Nambassa on becoming guild president and her future plans
In November 2021, the electoral body of Makerere University announced Shamim Nambassa as the new guild president. The 23-year-old student pursuing a bachelor’s degree in pharmacy and in her 4th year is a resident of Mary Stuart Hall. She garnered 5,610 votes (54%). In the search of who would be the NUP guild flag bearer, she was the only girl among several boys.
Nambassa comes from Kamuli-kwinzi village, Kanyangea Parish in Kasese sub-county, Kasese District. She started at Parental Care Primary School in Kasese. Then she went to Nabisunsa Girls’ School from S1 to S6. In S5, she stood to become a head girl and won. Thereafter, she joined Makerere University.
The 87th guild president is the 5th female guild president yet also the 1st pharmacy and female Muslim president. Previously, she was on the Guild Representative Council for health science and minister of academic affairs.
Nambassa says she started her political journey as being part of People Power and finally NUP. “I believe NUP is a party that aligns with the beliefs of the young generation, myself included. While it is seemingly impossible for the youth to get a good listening ear from other parties, NUP welcomed me, showed that they believed in me and were ready to support me. I also believed in the cause of the party and subsequently its values.”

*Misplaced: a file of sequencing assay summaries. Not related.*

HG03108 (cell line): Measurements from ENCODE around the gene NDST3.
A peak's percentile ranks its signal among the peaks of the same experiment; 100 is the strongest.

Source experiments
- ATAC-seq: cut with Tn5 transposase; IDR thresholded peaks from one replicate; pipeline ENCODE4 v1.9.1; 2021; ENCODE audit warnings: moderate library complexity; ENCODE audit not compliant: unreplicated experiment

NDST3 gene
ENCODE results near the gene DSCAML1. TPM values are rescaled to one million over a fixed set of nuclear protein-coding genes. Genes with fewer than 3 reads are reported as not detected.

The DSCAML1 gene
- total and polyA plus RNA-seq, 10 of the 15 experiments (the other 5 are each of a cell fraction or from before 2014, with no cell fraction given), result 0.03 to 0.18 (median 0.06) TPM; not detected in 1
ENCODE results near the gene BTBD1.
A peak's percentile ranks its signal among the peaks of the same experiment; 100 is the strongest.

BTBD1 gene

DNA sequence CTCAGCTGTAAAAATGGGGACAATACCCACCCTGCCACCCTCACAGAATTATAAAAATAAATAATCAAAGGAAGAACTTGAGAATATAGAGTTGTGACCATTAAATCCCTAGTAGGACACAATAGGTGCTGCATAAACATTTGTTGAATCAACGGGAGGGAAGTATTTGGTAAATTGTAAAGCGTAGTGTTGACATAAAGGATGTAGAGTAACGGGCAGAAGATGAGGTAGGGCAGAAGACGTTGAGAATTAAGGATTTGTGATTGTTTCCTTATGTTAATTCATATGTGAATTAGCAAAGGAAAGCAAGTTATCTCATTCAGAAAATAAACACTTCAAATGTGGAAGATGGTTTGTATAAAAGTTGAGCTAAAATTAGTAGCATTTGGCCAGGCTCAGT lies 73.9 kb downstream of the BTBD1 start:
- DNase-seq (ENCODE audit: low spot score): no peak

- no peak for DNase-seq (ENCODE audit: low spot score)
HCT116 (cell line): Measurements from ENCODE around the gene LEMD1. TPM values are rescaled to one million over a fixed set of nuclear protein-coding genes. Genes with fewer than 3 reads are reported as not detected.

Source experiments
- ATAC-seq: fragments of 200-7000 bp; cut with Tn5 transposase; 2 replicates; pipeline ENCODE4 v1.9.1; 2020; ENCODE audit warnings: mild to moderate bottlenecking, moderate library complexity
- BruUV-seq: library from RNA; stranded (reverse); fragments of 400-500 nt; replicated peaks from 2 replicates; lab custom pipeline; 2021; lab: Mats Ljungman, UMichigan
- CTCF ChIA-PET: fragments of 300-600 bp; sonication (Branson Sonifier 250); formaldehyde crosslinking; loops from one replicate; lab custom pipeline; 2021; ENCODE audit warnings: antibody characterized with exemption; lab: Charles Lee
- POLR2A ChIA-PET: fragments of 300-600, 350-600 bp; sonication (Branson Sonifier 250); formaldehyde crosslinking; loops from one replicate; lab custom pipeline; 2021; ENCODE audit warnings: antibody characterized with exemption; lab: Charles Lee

The motivation to join the guild president race stems from Nambassa being passionate about leadership. “I like to see things happen and being at the frontline is what I desire.”
On how she learned tactics to win the election, Nambassa says it was more than just her. “It was a team’s effort with everyone bringing to table what they could do best. That way, even when the race was more of a roller coaster, with arrests and lots of work to do, we pulled it off and it was all worth it.”
Apart from the arrests, there were issues of gender bias being a female and running for the biggest office at university. That said, she says it took being in position to explain and convince people that Nambassa could do more than they expected.
Common in her campaign was the slogan “illiteracy cannot cure Covid, vaccinate the junta with weewee”. Nambassa says in simplicity, it meant that the continued closure of schools only led to increased levels of illiteracy rather than solving Covid as a problem. Weewee is more of a chanting students always say when there is something not right.”
It is known that none of the Makerere guild presidents ever remains the same as they invariably join the country’s politics. In the same vein, despite undertaking a gruelling course; Pharmacy, Nambassa believes that unlike some medical courses such as medicine, she has the opportunity to continue undertaking politics. “It is about setting priorities right and knowing how to manage and balance time.”
For now, I am focusing on the guild presidency to serve the people that voted me in because giving me 5,610 votes showed that they believed in me and my campaign.